Need "Seasoned" Opinion re Motherboards

I have built my own Gigabyte and Intel based systems. Both run just fine.

Now I want to build another system. With a given set of features, I see boards using the same North and South chipsets and very little other differences vary in price by 50-75 bucks. BioStar and MSI are cheap boards, Intel and Gigabyte more expensive.

I find a few reviews on these board and never do I find any negative comment on the actual quality of a board other than “it doesn’t overclock well” or “it needs another ide slot” or other totally useless info.

Seems to me that circuit board contstruction should be the same for everyone? And if after that they are using the same Intel or Nvidia chips==should I be cheap or smart?

Your thoughts appreciated. /// Bobbo

What kind of system are you going to build AMD or Intel?

I’ve got an MSI mobo, and apart from the lack of OC’ing options, I’m pleased with it. 2 IDE channels, 4 SATA. ATi chipset.

Not the “seasoned” reply mentioned in the title, but thought I’d slip it in anyway.

As for cheaper boards…ECS is another cheaper one, and the last ECS board I had was solid as a rock for 4 years.

I don’t know if it will help, but if you are looking at the Nvidia chipsets for Intel cpu’s, they tend to run quite a bit hotter than the Intel chipsets. The 650SLI and 680SLI boards will differ in price by a large margin based on the cooling solutions that are included on the board. If your case doesn’t have really good cooling, you should consider one of the boards with better (more expensive) heatpipe cooling. As an example, look at the bottom of the line Asus P5NE SLI vs the P5N32E SLI. Nearly $60 difference at Newegg. They do have some other differences, but the cooling on the P5NE is marginal.

Other than that, it really depends on what you want included on the board. The cheaper boards are often times missing extras, like a second nic, a firewire port, fewer usb ports, fewer SATA connectors, etc.

thanks guys==

crossq–I’m open to either solution. Its often said that Intel is more expensive, but if they are, I don’t see it at the entry level systems.

Arachne–good to know info. Somebody has had good or bad experience with every board out there. I wish there was some access to real “quality” info==eg, how many boards go bad at 1-2-3 years by brand would really be nice. There is not even limited testing for 1-2 months on enthusiast reviews.

Kerry==good info. I did not pay attention to cooling solutions and I do think that is real important. HEAT - - KILLS.

Still==I think I am comparing feature to feature and North and South chipsets the same. I don’t want to waste $75 for Intels “name” but I don’t want to cause problems not worth a few extra bucks to fix.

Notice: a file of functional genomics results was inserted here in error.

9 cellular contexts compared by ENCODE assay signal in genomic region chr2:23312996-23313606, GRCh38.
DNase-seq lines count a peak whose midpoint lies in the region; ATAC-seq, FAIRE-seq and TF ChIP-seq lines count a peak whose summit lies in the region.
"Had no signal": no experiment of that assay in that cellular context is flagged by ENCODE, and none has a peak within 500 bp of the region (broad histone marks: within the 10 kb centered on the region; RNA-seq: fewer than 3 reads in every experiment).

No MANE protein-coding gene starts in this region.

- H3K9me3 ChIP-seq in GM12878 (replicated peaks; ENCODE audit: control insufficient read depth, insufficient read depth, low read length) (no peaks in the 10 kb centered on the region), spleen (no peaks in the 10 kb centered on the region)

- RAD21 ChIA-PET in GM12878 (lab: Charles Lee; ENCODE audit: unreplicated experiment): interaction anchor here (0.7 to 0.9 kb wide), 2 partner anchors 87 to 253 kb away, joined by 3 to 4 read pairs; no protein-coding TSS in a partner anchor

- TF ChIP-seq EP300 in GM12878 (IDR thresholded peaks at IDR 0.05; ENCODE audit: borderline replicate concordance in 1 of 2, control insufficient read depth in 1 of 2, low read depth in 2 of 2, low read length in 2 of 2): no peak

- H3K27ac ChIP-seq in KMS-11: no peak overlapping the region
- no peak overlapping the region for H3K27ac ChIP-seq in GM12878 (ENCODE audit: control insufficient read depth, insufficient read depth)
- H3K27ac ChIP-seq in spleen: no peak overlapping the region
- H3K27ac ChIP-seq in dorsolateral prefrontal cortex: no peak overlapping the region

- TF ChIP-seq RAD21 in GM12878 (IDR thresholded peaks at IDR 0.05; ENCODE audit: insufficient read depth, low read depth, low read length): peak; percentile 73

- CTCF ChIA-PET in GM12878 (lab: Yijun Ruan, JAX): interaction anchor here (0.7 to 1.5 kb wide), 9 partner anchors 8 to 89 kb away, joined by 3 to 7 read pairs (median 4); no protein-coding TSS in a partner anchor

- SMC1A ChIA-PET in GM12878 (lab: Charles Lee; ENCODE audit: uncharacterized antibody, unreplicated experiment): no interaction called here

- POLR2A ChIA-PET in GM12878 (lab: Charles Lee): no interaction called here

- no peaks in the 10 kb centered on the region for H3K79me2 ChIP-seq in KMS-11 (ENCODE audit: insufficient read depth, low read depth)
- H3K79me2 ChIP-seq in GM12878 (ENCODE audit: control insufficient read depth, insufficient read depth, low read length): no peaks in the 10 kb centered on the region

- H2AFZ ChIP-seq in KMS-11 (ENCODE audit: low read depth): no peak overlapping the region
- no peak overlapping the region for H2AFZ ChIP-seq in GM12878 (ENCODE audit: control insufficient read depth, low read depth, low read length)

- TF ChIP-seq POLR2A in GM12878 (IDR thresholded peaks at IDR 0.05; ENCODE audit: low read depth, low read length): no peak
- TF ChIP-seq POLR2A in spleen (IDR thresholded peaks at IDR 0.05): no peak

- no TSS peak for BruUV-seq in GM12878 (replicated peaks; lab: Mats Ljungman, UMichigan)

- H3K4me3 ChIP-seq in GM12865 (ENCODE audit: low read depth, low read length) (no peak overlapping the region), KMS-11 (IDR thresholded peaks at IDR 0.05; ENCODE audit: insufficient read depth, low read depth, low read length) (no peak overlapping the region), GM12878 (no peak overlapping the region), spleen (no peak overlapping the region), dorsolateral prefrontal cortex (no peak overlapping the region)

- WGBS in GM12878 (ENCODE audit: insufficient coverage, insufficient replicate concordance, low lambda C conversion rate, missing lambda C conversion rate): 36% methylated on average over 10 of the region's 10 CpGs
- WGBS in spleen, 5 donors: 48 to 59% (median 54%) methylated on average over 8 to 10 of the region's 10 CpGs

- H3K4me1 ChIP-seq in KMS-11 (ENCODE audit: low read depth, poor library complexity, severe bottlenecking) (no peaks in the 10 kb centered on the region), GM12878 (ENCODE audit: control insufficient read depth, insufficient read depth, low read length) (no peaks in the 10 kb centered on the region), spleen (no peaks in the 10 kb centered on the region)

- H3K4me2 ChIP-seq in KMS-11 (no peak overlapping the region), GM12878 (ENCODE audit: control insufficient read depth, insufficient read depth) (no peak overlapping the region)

I read everywhere that Intel is “no good at overclocking” but “very stable.” Stable is what I want so why pay for overclocking? Anybody know of good website to get quality stats, or is it just luck of the draw?

Biostar is the only mobo I’ve had fail, and it took about 3 years for the failure. I’ve built several systems with Abit and MSI boards, and all perform well. One Abit is an old PII Intel system (actually the only Intel system I’ve built) that’s still running. I’ve built systems with Via and Nvidia chipsets and prefer the Nvidia. MSI is most bang for the buck IMO, and they seem to have excellent support although I’ve only needed to use their support once.

I don’t know of any stats anywhere, but info at and seem to indicate Asus may be among the most stable and Intel chipsets in particular.

If you want a cheap system go for AMD 690G-chipset, they’re reliable and quite cheap. If you want more performance go for i965G (perferably ViiV certified) although they’re usually around 100$ mark. It’ll be easier to suggest a motherboard if you coul specifiy what you want to use the computer for.

Choose a camp…AMD or Intel
Choose a chipset…compare capabilities at mfr’s site
Then shop the boards for deals/bell and whistles (track record);c=5

The first two also have recommended budget, mainstream and Hi-perf configurations.

Have Fun/Good Luck

Chipsets may be the same, but number and quality of the capacitors, and the quality of the voltage regulator circuit, are crucial non-chipset features.

I’d say that both CSIP certified and ViiV certified motherboards are “safe”

Matth–yes, I’ve read gigabyte has a 100% solid state board which makes it very reliable. Course, its top of the line at $300 or so. Also, cant find a single review of motherboards using the same chipset that ever mentions capacitors and what not==maybe the cooling pipes and thats as much as I have ever seen.

Diizzy–BULLSEYE!! I did a quick google on “CSIP certified and ViiV” and thats the type of thing I’m looking for. For AMD, BioStar is not on their list, MSI is CSIP. I’ll read up on that some more. ((I’d like to know the criteria by which boards make or fail the list, but at least I found a valid “quality” evaluation)). Now we all know that everybody makes a bad board every once in a while, I’m just trying to better my odds. Thanks again.

I would choose that path:

  1. A-BIT
  2. Gigabyte
  3. Asus

2 & 3 are kinda similar, they have joint forces.